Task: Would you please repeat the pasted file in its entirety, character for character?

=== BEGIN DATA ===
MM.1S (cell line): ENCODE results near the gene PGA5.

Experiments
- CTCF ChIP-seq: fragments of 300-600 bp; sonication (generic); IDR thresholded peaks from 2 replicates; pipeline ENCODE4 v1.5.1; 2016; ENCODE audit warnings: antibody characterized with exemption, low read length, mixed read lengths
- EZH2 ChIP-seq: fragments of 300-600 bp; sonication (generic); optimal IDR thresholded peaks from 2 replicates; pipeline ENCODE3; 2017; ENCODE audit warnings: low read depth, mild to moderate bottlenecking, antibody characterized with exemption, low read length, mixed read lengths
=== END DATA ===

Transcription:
MM.1S (cell line): ENCODE results near the gene PGA5.

Experiments
- CTCF ChIP-seq: fragments of 300-600 bp; sonication (generic); IDR thresholded peaks from 2 replicates; pipeline ENCODE4 v1.5.1; 2016; ENCODE audit warnings: antibody characterized with exemption, low read length, mixed read lengths
- EZH2 ChIP-seq: fragments of 300-600 bp; sonication (generic); optimal IDR thresholded peaks from 2 replicates; pipeline ENCODE3; 2017; ENCODE audit warnings: low read depth, mild to moderate bottlenecking, antibody characterized with exemption, low read length, mixed read lengths